The US Federal Court of Appeals has ruled that the descendants of Armenians who died during the events of 1915 could not file lawsuits against insurance companies to receive compensation. The San Francisco Court of Appeals annulled the law adopted in the State of California 11 years ago that authorized descendants of the mentioned Armenians to file lawsuits against insurance companies.
Second, the Khojaly massacre was commemorated in many Turkish cities, most prominently in İstanbul. Unfortunately, the rally in Taksim was so blatantly exploited by some racists that it was heavily overshadowed. I thought the biggest damage was dealt to the memory of the poor victims who died in Khojaly as well as those who funded and organized the rally. Organizing political rallies is no small thing and such rallies always have the potential to be infiltrated by some ill-minded individuals, but we have not heard from those who organized the rally that they regret such racist messages. Nor have we seen an explanation of how the crowd has come to praise an assassin who killed a prominent Armenian journalist not very far from where the rally took place. It could have been a civilized and well-organized rally reminding the world of the pain and suffering endured in Khojaly. Instead, it turned into an event that expressed hatred and racism against our Armenian citizens and thus failed. Cengiz Çandar's column on this issue in the Radikal daily paints the picture well and warns of the dangers of going down the nationalist route. There seems to be more to this Khojaly commemoration rally and I intend to write about it and Turkish-Azerbaijani relations in the coming weeks.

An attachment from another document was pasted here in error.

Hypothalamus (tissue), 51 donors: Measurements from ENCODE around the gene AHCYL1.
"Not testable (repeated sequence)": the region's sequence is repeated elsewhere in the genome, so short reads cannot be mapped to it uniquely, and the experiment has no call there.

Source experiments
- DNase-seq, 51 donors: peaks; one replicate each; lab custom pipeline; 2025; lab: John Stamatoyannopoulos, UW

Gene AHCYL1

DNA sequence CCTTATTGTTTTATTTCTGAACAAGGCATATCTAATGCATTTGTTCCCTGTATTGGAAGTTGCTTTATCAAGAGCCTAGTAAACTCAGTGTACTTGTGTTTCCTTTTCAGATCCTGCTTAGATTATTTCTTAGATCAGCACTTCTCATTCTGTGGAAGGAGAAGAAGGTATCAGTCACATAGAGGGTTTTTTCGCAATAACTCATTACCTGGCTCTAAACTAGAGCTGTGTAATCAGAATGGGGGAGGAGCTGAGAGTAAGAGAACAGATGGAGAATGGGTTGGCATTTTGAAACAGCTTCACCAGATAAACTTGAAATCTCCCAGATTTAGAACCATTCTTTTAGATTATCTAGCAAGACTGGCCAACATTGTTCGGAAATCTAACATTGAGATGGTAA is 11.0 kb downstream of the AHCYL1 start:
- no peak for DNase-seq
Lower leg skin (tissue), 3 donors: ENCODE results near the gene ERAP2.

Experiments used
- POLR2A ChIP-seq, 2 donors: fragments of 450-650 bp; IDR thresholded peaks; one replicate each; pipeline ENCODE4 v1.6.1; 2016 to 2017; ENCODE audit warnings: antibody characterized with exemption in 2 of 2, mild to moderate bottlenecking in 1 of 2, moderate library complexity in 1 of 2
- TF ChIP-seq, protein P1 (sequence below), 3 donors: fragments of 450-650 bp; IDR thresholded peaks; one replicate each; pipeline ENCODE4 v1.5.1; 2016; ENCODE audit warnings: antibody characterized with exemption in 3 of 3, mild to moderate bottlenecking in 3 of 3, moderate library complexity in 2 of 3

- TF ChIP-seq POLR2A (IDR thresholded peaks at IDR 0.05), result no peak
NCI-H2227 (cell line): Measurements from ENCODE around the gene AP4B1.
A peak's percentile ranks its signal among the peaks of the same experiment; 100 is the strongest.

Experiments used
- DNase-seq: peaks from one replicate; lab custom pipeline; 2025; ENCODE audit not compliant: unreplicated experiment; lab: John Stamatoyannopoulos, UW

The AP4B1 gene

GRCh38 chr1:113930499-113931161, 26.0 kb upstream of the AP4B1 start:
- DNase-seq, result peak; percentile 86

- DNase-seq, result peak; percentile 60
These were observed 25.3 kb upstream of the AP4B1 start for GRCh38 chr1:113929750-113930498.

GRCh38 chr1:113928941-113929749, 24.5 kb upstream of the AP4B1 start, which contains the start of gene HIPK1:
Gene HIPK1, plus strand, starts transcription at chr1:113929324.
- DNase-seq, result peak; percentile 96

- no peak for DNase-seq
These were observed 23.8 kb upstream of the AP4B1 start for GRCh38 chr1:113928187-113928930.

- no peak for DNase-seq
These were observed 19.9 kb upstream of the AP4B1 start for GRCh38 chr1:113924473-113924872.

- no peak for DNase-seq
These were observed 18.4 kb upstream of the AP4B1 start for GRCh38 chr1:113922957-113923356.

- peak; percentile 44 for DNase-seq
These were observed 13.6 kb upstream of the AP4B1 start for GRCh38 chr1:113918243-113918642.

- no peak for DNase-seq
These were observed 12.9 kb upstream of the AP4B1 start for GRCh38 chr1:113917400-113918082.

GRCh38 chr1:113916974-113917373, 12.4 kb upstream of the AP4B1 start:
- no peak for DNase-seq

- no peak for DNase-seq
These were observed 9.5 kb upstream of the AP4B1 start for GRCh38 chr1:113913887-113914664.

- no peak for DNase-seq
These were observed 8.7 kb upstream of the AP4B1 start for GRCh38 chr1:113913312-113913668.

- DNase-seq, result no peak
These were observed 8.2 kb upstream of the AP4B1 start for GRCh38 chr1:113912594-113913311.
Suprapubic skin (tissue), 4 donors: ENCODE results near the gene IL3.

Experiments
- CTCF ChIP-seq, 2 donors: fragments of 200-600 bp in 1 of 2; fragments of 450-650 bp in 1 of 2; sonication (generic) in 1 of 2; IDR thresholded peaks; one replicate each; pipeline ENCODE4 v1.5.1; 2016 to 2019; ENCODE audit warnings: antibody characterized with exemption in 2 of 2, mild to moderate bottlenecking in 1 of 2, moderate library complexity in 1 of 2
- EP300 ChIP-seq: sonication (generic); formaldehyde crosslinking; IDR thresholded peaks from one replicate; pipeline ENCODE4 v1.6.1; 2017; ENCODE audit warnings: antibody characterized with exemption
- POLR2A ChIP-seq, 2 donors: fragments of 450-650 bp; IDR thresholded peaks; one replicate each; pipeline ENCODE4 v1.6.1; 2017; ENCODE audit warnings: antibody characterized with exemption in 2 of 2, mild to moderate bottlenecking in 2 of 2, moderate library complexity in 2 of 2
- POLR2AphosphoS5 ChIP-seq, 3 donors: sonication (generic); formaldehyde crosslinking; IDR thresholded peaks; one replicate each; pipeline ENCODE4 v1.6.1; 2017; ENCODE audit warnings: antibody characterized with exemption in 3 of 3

Third, the French Constitutional Council overturned on Tuesday a controversial bill that criminalizes denial of the events of 1915 as a systematic genocide campaign during the last years of the Ottoman Empire. It was an expected decision and in a peculiar twist President Nicolas Sarkozy's election maneuver backfired in an unexpected manner. Over and over it has been reiterated that a foreign parliament's meddling with such a delicate and sensitive historic issue does nothing but rekindle nationalist positions and does not serve for reconciliation between Turks and Armenians. Turks and Armenians will need to find a way to reconcile themselves. The Turkish-Armenian normalization process that started a few years ago was a workable path to that end, but unfortunately it could not be completed. If the news is right and Sarkozy is toying with the idea of reintroducing such legislation, this would precipitate a wide reaction against him in Turkey. That said, we should also remind ourselves of some of the wholesale reactions shown here when the legislation was about to be passed in the French Senate. France is a large nation and the Constitutional Council's decision has shown that common sense has prevailed there. Showing a reaction to a country such as France also requires some nuances to be recognized. We need to be more careful with such things. Just as the pro-Azerbaijani lobby in Turkey needs to be more careful about not mixing up demonstrating for a legitimate cause and expressing latent racism and xenophobia. Turkey is going through a precarious stage in its normalization and democratization drive. The last thing we need here is another nationalist-racist surge while we are grappling with some very important issues such as the Kurdish issue as well as understanding the historical baggage of 1915. The maturing of our nation and the consolidation of our democracy is very much dependent on the proper resolution of these issues.